How Many Books Has Lois Lowry Written?

Lois Lowry is a prolific author, having written over 40 books during her career. While she is best known for her young adult fiction, she has also written picture books, non-fiction, and even a graphic novel.

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Lois Lowry’s Writing Career

Lois Lowry is the author of more than forty books for young adults, including her popular Anastasia Krupnik and Sam books. She has also written a trilogy about a society that has lost its memories and become a ” Society,” as well as many other novels dealing with such issues as racism, terminal illness, and nuclear war.

A two-time Newbery Medal winner, for Number the Stars and The Giver, Lowry was awarded the Boston Globe-Horn Book Award for Picture Books for her illustrations in How Many Days to America? A Celebration of Freedom.

The Giver

Lois Lowry is the author of more than forty books for young adults, including the New York Times bestselling Giver Quartet and popular Anastasia Krupnik series. She has received countless honors, among them the Boston Globe–Horn Book Award, the Hull-House Peace Prize, and the Margret A. Edwards Award for a Lifetime Achievement in Young Adult Literature. In addition to her work as a writer, Lois Lowry is an active speaker, visiting hundreds of schools and conferences each year.

Number the Stars

Lois Lowry is the author of more than fifty books for young adults, including the New York Times bestselling Giver Quartet and popular Anastasia Krupnik series. She has also received many well-deserved honors, including two Newbery Medals, for Number the Stars and The Giver.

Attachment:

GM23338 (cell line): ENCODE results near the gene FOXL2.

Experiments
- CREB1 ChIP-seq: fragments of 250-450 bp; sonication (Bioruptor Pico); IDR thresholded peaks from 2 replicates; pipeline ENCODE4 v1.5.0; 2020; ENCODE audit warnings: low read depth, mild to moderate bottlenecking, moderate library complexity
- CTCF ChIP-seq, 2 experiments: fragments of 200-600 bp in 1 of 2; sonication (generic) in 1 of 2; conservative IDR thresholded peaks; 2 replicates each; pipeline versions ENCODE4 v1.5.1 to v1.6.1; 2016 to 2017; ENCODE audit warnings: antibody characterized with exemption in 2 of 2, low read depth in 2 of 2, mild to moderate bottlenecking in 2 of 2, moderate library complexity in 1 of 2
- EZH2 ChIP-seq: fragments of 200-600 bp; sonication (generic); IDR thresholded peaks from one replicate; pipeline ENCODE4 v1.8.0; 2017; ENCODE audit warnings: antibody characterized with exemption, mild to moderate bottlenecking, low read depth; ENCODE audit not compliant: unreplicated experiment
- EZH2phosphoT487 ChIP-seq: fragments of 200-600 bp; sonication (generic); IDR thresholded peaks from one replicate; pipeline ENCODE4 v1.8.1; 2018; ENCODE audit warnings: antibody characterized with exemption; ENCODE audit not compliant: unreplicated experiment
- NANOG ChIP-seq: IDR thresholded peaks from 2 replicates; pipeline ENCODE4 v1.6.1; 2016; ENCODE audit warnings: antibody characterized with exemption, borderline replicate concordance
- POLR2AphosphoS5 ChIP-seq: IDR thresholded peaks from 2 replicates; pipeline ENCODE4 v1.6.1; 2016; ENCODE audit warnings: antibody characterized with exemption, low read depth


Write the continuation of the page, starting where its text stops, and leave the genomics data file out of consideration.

Messenger

Lois Lowry is the author of more than forty books for young adults, including the popular Anastasia Krupnik series, All About Sam, Atticus Picklechuss books, and her two Newbery Medal–winning books NUMBER THE STARS and THE GIVER.

Gathering Blue

Lois Lowry is the author of more than thirty books for young adults, including the popular Anastasia Krupnik series. She has also written two picture books and several novels for adults, including the Newbery Medal-winning The Giver.

Gathering Blue follows Kira, a young girl living in a futuristic society who is born with a damaged leg and is shunned by her community. When Kira is chosen to embroider the ceremonial Robe of Blues, she is brought to the Council Edifice where she meets Thomas, a boy who has been branded a traitor. Together, they try to uncover the truth about their society before it’s too late.

The Son

The Son is a novel by Lois Lowry. It was published in 2002 and won the Newbery Medal. As of 2020, Lois Lowry has written over 40 books.

The Great Gilly Hopkins

Lois Lowry is the author of more than forty books for young adults, including the popular Anastasia Krupnik series and the Newbery Medal-winning Number the Stars. She has also written several picture books for younger children, including her most recent book, Gooney Bird Greene.

Lois Lowry was born in Hawaii and grew up in New York City. She attended Brown University and briefly worked as a journalist before beginning to write children’s books. She now lives in Maine with her husband.

Gooney Bird Greene

Gooney Bird Greene is one of Lois Lowry’s most popular book series. The series began in 2002 with the publication of Gooney Bird and the Room Mother. To date, there are nine books in the series.

Anastasia Krupnik

Lois Lowry is the author of over thirty books for young adults, including the popular Anastasia Krupnik series. She has also written several picture books and middle grade novels.

Atticus Finch

Lois Lowry is the author of more than forty books for young adults, including the New York Times bestseller The Giver, which received the 1994 New York Times Outstanding Book of the Year Award, the Boston Globe-Horn Book Award, and a Lewis Carroll Shelf Award. She has also received two lifetime achievement awards: The Margaret A. Edwards Award in 1996 for her “significant and lasting contribution to young adult literature” and, in 2007, The Laura Ingalls Wilder Award for her “substantial and lasting contributions to children’s literature.”

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